The Art of Working Remotely

Many people think that employees who work remotely are happier, healthier and more productive. Others remain unimpressed by such claims. I for one had never given any thought to the matter until most recently when I took a nasty fall at my daughter’s wedding. There I was radiant at the nuptials and one minute later I didn’t have a leg to stand on, so to speak.

So for the past few weeks, armed with iPhones, iPad, computer, deck chair, patio umbrella, a walker, heating pads and pain killers, I have become a dilettante at the art of working remotely. And, I must say, it’s not all bad. Personally, I wouldn’t recommend it as a steady diet, but a trial period – say a few weeks in the fall as the leaves are turning gorgeous autumnal colors – could be transformational. Since coming to Westchester from Boston more than twenty years ago, this has been my first foray into working remotely while watching the bees taste the last nectar of summer.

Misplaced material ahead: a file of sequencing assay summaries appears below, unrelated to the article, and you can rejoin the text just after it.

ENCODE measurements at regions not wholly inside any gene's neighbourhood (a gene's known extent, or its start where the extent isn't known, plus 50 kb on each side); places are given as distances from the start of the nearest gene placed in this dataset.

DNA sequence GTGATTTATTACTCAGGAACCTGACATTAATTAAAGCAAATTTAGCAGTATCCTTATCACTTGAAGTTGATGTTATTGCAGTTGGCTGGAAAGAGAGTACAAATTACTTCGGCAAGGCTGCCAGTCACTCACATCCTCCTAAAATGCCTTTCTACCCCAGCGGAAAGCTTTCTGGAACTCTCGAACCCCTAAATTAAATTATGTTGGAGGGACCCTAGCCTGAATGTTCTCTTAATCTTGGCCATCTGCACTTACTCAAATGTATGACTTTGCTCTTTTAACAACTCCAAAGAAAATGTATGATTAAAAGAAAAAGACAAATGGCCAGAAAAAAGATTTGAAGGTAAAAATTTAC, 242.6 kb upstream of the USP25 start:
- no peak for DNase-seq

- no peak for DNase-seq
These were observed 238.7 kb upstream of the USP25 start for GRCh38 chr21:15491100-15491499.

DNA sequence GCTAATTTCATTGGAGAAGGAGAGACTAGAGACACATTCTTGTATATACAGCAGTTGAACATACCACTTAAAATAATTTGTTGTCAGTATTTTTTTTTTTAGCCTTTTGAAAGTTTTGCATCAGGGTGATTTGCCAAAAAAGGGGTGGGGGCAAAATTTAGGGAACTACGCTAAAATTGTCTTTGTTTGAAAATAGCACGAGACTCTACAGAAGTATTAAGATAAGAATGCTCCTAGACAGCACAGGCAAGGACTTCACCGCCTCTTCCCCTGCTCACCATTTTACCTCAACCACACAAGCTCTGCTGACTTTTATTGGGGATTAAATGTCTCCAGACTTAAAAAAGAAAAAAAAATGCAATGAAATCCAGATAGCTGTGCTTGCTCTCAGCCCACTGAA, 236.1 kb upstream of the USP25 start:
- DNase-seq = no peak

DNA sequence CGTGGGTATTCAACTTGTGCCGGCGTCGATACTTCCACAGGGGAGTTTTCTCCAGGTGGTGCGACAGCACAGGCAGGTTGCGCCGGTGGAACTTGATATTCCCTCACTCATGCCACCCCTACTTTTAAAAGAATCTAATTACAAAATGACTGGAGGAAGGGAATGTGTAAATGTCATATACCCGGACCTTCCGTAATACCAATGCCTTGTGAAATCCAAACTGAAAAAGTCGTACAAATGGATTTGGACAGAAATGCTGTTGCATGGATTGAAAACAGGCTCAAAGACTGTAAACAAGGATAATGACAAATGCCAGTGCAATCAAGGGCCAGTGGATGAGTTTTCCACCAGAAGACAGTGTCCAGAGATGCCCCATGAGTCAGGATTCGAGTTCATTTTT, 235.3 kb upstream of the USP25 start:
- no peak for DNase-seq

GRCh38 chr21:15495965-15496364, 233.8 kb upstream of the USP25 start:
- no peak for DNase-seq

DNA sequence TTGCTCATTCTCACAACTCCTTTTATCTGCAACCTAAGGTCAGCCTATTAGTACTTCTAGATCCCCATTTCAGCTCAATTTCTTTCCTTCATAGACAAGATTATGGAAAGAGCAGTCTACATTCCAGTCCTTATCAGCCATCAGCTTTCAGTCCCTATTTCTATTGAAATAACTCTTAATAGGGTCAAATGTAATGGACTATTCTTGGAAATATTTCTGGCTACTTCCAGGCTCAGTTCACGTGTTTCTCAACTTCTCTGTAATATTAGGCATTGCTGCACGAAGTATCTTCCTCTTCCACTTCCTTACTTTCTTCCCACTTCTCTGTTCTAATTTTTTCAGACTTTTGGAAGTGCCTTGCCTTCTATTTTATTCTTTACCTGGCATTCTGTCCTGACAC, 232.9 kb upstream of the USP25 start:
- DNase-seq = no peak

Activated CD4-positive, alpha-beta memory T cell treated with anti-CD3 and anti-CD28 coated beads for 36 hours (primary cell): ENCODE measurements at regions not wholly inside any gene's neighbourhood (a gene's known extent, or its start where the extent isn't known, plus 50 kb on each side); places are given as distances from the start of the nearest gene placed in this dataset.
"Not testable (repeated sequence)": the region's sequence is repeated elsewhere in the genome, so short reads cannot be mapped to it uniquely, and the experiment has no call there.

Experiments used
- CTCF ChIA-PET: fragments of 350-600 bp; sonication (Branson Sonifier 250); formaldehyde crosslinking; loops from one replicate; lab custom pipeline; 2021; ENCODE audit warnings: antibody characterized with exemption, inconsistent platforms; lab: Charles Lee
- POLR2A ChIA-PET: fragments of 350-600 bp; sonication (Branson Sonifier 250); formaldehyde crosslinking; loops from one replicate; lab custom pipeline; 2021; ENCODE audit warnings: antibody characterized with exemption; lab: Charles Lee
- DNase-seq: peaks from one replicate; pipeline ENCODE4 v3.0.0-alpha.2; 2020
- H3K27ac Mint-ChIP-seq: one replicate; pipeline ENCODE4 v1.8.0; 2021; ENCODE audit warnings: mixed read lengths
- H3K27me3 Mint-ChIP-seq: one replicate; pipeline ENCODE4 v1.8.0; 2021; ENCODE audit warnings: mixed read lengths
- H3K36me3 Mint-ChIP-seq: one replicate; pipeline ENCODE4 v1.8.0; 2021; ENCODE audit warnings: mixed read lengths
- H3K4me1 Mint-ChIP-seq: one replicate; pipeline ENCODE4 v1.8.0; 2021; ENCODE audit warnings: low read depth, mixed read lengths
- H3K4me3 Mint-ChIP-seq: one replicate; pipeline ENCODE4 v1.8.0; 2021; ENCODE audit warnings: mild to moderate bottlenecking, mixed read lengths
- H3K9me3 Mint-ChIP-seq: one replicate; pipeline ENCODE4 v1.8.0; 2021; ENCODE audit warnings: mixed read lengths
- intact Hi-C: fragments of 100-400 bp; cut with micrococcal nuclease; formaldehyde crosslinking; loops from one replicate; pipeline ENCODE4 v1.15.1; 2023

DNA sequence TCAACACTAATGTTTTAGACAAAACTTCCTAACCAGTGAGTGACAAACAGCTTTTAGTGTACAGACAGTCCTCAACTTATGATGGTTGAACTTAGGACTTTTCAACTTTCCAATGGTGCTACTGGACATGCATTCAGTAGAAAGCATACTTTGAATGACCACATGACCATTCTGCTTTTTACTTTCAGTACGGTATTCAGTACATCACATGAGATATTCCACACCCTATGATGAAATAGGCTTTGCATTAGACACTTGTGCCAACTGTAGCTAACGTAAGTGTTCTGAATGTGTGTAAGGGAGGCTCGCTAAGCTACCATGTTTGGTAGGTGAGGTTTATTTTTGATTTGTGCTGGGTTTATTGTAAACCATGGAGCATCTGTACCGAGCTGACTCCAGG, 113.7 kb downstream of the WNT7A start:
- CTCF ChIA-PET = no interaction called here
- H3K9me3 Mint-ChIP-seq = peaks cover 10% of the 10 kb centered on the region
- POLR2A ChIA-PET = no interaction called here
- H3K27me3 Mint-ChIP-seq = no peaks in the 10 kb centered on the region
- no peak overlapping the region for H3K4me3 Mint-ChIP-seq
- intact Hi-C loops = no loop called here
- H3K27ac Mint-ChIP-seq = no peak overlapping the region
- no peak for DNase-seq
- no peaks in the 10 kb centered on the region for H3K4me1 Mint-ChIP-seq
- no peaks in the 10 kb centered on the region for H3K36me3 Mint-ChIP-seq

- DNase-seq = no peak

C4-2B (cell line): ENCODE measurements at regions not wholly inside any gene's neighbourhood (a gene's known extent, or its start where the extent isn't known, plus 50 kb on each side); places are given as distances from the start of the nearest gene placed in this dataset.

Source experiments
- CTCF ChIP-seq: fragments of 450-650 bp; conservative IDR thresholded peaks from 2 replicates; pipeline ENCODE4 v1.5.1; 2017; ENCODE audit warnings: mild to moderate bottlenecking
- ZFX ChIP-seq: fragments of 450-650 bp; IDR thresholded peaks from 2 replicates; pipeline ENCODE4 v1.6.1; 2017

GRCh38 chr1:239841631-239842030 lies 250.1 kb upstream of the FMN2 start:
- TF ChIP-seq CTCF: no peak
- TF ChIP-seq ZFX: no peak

Given my suspicious nature, I am thinking that this whole episode in my life has been a devious trick on the part of Mother Nature to grab my attention and hold it there while she rearranges the landscape, like the real artist she is. With that in mind, I would suggest September and October as good months to be an online worker bee.

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